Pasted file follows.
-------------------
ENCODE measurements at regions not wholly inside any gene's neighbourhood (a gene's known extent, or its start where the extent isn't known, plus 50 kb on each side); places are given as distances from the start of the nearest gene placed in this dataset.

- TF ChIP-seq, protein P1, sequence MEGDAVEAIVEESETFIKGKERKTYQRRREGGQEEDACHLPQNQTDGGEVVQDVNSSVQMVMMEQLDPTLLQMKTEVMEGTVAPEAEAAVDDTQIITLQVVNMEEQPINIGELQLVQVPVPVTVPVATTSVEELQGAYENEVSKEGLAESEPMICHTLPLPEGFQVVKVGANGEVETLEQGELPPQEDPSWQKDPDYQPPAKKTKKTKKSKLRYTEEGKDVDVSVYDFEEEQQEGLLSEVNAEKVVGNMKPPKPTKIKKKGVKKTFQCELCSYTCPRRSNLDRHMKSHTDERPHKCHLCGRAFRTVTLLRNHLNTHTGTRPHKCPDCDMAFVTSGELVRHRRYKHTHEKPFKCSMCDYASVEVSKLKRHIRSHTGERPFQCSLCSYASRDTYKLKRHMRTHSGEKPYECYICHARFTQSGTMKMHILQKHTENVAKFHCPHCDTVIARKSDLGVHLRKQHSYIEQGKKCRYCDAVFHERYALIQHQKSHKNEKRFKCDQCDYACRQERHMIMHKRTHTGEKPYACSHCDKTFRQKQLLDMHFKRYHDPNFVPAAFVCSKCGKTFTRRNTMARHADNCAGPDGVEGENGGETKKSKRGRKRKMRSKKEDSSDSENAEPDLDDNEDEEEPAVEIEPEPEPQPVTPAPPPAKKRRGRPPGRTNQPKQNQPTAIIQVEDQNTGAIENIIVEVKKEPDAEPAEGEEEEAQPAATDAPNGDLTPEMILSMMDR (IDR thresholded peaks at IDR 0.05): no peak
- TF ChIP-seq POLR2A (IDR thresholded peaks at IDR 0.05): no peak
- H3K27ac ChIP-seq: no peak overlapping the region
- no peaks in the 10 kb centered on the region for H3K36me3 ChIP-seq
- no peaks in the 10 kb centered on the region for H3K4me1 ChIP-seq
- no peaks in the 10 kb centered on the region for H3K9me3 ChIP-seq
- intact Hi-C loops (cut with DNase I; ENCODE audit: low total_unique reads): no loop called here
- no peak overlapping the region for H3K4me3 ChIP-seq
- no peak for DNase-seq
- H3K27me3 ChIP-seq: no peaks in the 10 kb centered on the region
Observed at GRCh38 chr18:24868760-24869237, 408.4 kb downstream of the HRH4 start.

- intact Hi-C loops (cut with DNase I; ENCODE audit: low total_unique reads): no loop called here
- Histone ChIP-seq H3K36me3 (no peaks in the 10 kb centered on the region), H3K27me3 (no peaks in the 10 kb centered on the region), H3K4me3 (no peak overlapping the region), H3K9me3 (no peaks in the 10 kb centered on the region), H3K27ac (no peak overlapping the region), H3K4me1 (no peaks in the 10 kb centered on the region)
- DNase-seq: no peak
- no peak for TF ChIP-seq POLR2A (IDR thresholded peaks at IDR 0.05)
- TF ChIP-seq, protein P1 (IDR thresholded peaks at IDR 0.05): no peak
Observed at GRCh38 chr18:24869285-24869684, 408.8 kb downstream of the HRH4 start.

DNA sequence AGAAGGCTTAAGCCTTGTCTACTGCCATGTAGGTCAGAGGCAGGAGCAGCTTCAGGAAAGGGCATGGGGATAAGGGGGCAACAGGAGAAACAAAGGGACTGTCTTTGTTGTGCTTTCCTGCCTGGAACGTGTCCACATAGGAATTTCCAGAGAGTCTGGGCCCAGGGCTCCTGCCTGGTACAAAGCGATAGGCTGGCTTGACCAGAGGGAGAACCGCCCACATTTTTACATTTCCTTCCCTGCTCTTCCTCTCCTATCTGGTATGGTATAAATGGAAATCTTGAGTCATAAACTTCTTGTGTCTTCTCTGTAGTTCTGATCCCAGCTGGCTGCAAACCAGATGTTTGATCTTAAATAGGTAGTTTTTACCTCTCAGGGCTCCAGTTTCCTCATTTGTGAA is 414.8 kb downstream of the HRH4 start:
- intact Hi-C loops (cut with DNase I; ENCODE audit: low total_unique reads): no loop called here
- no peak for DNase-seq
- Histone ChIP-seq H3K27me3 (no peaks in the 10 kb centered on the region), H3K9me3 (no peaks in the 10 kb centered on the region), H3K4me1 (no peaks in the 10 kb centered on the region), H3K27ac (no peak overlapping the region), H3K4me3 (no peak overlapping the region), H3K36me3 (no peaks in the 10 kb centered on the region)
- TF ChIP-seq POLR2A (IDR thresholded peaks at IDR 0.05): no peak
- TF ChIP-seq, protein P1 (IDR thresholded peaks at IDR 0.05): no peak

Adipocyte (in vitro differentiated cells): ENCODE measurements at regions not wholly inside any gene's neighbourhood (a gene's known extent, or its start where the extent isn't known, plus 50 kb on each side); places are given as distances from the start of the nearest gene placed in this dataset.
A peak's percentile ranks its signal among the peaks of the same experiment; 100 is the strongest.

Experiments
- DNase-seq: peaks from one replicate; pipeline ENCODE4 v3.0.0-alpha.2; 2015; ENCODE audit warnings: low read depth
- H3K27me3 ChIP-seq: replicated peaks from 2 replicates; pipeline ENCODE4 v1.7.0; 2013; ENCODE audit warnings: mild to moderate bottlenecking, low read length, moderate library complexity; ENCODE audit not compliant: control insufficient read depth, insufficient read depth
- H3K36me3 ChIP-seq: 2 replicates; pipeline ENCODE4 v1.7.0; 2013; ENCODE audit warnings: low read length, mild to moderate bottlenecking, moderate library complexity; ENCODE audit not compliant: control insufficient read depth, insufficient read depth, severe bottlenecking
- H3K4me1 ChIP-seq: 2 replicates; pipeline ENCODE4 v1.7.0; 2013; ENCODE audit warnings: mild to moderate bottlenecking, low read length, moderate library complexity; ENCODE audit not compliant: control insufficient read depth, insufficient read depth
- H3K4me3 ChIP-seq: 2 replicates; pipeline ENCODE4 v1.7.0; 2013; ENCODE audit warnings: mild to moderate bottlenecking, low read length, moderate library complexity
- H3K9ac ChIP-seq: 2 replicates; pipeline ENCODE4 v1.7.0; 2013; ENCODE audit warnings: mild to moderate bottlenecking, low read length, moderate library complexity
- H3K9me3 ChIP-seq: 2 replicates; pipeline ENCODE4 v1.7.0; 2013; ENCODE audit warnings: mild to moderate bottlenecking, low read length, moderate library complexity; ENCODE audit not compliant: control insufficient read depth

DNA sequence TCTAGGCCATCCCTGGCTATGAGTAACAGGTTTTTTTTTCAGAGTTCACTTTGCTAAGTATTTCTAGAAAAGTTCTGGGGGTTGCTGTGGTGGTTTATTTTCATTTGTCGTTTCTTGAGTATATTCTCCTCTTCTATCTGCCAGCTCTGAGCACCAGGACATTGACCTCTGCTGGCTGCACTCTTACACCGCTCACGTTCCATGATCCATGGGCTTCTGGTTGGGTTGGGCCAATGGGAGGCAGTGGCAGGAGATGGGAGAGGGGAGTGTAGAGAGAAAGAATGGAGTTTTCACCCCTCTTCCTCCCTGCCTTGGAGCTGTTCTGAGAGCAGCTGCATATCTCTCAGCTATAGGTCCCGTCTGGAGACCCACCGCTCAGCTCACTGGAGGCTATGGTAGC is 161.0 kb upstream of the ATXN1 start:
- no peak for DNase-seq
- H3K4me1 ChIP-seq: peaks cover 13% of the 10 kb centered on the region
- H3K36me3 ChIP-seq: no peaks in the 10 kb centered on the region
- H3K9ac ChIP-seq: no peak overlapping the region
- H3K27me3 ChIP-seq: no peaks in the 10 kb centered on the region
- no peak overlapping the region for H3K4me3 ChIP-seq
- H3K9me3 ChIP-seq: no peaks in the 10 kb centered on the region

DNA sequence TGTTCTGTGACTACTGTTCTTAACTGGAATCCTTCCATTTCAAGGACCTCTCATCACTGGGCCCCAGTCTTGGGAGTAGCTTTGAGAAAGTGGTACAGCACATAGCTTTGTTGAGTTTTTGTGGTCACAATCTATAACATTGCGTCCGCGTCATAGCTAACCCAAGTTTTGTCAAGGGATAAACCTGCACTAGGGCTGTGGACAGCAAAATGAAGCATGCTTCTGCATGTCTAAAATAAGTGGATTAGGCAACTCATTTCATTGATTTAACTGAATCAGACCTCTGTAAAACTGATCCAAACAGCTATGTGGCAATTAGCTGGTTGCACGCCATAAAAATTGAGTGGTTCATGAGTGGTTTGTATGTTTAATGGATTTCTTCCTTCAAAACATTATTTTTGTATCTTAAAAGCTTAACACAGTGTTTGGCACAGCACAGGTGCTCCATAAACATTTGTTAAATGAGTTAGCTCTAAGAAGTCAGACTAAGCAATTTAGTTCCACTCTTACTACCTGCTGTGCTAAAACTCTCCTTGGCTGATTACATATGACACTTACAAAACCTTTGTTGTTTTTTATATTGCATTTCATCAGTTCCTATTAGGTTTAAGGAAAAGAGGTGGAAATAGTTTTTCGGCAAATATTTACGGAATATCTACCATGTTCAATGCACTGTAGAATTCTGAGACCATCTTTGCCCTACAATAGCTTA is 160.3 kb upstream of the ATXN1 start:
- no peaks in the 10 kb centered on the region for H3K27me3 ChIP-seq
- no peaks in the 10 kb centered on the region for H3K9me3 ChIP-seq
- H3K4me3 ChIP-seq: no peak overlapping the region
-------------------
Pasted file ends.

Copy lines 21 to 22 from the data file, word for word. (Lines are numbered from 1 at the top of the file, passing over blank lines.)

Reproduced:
- no peak for DNase-seq
- Histone ChIP-seq H3K27me3 (no peaks in the 10 kb centered on the region), H3K9me3 (no peaks in the 10 kb centered on the region), H3K4me1 (no peaks in the 10 kb centered on the region), H3K27ac (no peak overlapping the region), H3K4me3 (no peak overlapping the region), H3K36me3 (no peaks in the 10 kb centered on the region)